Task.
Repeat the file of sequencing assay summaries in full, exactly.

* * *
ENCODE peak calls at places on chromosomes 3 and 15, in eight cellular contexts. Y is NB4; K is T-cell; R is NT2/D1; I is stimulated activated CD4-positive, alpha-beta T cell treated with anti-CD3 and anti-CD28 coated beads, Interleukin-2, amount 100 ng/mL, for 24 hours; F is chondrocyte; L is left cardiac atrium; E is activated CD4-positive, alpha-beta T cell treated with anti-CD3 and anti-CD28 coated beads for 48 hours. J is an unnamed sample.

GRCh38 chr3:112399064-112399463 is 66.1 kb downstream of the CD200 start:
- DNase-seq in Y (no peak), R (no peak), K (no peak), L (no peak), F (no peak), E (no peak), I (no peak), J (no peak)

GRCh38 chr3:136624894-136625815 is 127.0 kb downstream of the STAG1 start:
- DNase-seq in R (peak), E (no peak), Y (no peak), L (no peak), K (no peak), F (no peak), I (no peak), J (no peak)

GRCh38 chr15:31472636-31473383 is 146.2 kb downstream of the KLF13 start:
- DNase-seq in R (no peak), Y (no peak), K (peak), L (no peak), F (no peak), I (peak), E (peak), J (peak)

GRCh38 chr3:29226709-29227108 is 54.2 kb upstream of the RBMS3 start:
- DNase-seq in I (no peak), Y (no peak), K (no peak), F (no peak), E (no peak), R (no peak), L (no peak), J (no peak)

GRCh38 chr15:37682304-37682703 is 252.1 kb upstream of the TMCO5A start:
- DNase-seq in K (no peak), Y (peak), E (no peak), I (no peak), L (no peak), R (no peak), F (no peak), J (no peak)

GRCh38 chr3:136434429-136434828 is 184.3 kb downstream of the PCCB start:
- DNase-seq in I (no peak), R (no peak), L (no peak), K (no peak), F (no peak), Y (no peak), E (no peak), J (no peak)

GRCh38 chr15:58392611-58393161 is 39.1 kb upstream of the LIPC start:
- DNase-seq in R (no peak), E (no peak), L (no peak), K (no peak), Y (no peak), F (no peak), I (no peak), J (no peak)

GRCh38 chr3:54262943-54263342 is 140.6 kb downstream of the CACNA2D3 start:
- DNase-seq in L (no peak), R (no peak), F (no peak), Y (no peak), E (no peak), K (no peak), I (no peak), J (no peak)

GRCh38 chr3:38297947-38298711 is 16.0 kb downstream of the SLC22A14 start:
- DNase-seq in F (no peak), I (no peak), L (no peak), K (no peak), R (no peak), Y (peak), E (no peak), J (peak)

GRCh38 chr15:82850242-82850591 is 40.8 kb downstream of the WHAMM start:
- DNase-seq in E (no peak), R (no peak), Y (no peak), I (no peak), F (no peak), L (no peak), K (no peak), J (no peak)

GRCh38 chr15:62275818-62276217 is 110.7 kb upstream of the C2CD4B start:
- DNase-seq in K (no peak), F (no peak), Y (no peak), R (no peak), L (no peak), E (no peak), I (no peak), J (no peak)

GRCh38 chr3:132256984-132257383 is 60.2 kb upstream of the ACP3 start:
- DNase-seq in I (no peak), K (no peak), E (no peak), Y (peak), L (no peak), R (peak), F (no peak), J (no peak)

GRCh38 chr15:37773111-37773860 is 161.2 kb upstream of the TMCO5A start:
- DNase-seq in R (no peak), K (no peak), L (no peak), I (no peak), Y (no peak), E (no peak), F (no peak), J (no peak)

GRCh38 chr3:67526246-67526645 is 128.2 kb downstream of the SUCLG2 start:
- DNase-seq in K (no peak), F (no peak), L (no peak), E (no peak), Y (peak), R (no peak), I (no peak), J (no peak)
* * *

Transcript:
ENCODE peak calls at places on chromosomes 3 and 15, in eight cellular contexts. Y is NB4; K is T-cell; R is NT2/D1; I is stimulated activated CD4-positive, alpha-beta T cell treated with anti-CD3 and anti-CD28 coated beads, Interleukin-2, amount 100 ng/mL, for 24 hours; F is chondrocyte; L is left cardiac atrium; E is activated CD4-positive, alpha-beta T cell treated with anti-CD3 and anti-CD28 coated beads for 48 hours. J is an unnamed sample.

GRCh38 chr3:112399064-112399463 is 66.1 kb downstream of the CD200 start:
- DNase-seq in Y (no peak), R (no peak), K (no peak), L (no peak), F (no peak), E (no peak), I (no peak), J (no peak)

GRCh38 chr3:136624894-136625815 is 127.0 kb downstream of the STAG1 start:
- DNase-seq in R (peak), E (no peak), Y (no peak), L (no peak), K (no peak), F (no peak), I (no peak), J (no peak)

GRCh38 chr15:31472636-31473383 is 146.2 kb downstream of the KLF13 start:
- DNase-seq in R (no peak), Y (no peak), K (peak), L (no peak), F (no peak), I (peak), E (peak), J (peak)

GRCh38 chr3:29226709-29227108 is 54.2 kb upstream of the RBMS3 start:
- DNase-seq in I (no peak), Y (no peak), K (no peak), F (no peak), E (no peak), R (no peak), L (no peak), J (no peak)

GRCh38 chr15:37682304-37682703 is 252.1 kb upstream of the TMCO5A start:
- DNase-seq in K (no peak), Y (peak), E (no peak), I (no peak), L (no peak), R (no peak), F (no peak), J (no peak)

GRCh38 chr3:136434429-136434828 is 184.3 kb downstream of the PCCB start:
- DNase-seq in I (no peak), R (no peak), L (no peak), K (no peak), F (no peak), Y (no peak), E (no peak), J (no peak)

GRCh38 chr15:58392611-58393161 is 39.1 kb upstream of the LIPC start:
- DNase-seq in R (no peak), E (no peak), L (no peak), K (no peak), Y (no peak), F (no peak), I (no peak), J (no peak)

GRCh38 chr3:54262943-54263342 is 140.6 kb downstream of the CACNA2D3 start:
- DNase-seq in L (no peak), R (no peak), F (no peak), Y (no peak), E (no peak), K (no peak), I (no peak), J (no peak)

GRCh38 chr3:38297947-38298711 is 16.0 kb downstream of the SLC22A14 start:
- DNase-seq in F (no peak), I (no peak), L (no peak), K (no peak), R (no peak), Y (peak), E (no peak), J (peak)

GRCh38 chr15:82850242-82850591 is 40.8 kb downstream of the WHAMM start:
- DNase-seq in E (no peak), R (no peak), Y (no peak), I (no peak), F (no peak), L (no peak), K (no peak), J (no peak)

GRCh38 chr15:62275818-62276217 is 110.7 kb upstream of the C2CD4B start:
- DNase-seq in K (no peak), F (no peak), Y (no peak), R (no peak), L (no peak), E (no peak), I (no peak), J (no peak)

GRCh38 chr3:132256984-132257383 is 60.2 kb upstream of the ACP3 start:
- DNase-seq in I (no peak), K (no peak), E (no peak), Y (peak), L (no peak), R (peak), F (no peak), J (no peak)

GRCh38 chr15:37773111-37773860 is 161.2 kb upstream of the TMCO5A start:
- DNase-seq in R (no peak), K (no peak), L (no peak), I (no peak), Y (no peak), E (no peak), F (no peak), J (no peak)

GRCh38 chr3:67526246-67526645 is 128.2 kb downstream of the SUCLG2 start:
- DNase-seq in K (no peak), F (no peak), L (no peak), E (no peak), Y (peak), R (no peak), I (no peak), J (no peak)